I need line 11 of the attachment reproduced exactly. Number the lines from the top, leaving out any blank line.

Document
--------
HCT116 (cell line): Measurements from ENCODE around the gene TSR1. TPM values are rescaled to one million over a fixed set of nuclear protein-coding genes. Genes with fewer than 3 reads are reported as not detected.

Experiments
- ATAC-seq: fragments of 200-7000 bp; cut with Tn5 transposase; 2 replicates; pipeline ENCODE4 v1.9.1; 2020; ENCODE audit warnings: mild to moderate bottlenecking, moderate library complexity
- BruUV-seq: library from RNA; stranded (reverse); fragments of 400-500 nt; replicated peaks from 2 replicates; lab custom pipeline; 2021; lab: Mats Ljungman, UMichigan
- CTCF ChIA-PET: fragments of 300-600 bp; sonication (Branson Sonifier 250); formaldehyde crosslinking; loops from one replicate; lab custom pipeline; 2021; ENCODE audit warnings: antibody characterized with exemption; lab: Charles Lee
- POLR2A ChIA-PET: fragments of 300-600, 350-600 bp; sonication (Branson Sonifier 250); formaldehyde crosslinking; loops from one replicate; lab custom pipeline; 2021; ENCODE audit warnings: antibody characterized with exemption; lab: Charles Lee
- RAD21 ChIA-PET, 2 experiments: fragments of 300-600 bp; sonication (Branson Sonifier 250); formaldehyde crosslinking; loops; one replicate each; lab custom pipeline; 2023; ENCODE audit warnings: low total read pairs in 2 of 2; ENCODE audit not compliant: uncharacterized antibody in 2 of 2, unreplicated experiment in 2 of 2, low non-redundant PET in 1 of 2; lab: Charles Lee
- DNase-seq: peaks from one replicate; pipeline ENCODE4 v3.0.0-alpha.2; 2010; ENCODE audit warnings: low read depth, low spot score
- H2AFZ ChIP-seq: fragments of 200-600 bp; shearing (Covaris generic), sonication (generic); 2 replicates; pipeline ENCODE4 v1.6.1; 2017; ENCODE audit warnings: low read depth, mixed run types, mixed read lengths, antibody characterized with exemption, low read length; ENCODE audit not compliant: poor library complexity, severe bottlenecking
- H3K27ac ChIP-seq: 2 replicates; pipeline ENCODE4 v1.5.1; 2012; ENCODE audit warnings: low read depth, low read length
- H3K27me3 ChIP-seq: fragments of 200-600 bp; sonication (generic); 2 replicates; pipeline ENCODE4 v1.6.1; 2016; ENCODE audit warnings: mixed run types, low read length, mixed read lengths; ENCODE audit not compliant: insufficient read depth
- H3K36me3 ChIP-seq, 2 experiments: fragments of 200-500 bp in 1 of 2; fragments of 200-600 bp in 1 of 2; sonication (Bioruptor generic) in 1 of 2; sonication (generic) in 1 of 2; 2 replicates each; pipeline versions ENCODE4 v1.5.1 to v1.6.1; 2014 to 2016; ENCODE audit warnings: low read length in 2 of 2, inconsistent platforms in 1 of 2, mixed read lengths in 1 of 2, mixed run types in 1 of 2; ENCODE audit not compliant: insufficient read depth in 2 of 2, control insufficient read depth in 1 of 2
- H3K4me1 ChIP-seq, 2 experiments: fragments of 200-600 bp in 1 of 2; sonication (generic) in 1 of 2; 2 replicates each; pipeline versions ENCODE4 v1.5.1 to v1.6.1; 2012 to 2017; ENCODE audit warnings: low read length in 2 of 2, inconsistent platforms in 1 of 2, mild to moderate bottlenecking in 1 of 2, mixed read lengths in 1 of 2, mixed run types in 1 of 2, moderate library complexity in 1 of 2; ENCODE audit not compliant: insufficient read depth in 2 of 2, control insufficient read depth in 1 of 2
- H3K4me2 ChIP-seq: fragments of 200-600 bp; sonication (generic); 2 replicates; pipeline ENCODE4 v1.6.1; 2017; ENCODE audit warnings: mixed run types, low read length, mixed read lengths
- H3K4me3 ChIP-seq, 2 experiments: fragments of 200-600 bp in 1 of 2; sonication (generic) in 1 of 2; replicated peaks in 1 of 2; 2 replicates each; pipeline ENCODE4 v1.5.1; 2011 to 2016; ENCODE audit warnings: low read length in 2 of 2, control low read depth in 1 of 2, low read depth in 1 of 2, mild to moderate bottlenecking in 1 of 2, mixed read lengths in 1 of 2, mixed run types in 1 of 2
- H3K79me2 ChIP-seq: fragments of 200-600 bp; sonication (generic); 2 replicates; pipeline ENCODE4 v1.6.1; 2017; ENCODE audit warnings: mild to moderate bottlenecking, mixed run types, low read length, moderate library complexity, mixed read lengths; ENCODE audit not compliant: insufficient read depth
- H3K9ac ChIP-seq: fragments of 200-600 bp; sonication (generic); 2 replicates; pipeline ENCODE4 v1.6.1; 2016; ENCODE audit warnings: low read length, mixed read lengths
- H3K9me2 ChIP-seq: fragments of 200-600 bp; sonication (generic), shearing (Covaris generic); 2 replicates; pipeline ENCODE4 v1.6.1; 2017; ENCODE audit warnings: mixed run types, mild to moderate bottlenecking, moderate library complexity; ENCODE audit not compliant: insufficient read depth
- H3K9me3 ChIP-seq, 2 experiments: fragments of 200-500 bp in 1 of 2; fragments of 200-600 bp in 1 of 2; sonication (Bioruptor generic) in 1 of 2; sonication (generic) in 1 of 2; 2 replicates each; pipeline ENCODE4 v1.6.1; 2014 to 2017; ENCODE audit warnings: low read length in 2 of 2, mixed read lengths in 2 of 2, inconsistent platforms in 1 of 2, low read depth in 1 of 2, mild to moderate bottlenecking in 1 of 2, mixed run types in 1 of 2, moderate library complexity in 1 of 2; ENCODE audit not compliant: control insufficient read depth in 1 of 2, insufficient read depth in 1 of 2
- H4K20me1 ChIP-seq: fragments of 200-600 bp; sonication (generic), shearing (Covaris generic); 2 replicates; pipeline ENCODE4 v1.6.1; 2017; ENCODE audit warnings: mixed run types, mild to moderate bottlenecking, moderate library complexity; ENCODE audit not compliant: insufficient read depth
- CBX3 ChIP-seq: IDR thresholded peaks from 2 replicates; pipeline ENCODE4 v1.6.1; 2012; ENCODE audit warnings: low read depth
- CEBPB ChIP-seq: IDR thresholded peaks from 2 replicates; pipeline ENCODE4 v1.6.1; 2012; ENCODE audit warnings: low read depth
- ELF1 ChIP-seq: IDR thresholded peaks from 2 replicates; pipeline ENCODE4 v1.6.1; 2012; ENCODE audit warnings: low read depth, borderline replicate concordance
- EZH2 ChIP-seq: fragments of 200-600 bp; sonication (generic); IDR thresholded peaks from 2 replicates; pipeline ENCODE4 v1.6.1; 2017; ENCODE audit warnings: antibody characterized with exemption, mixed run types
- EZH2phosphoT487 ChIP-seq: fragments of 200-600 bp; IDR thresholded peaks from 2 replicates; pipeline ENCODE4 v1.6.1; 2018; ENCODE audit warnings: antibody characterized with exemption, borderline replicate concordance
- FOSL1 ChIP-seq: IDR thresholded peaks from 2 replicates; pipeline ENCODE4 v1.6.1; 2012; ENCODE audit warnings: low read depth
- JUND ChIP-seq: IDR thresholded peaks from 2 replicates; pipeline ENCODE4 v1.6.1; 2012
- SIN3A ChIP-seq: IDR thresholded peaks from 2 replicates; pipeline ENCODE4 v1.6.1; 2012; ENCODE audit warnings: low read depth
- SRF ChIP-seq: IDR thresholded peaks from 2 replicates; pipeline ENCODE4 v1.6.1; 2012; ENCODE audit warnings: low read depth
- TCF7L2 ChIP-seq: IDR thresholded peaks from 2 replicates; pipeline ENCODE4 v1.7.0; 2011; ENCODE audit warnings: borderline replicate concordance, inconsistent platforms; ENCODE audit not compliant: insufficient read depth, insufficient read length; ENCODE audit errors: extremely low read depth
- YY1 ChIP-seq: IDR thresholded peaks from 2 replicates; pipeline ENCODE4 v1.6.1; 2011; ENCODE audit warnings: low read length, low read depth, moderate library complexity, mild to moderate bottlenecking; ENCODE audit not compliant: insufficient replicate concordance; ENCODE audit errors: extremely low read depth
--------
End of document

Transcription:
- H3K27me3 ChIP-seq: fragments of 200-600 bp; sonication (generic); 2 replicates; pipeline ENCODE4 v1.6.1; 2016; ENCODE audit warnings: mixed run types, low read length, mixed read lengths; ENCODE audit not compliant: insufficient read depth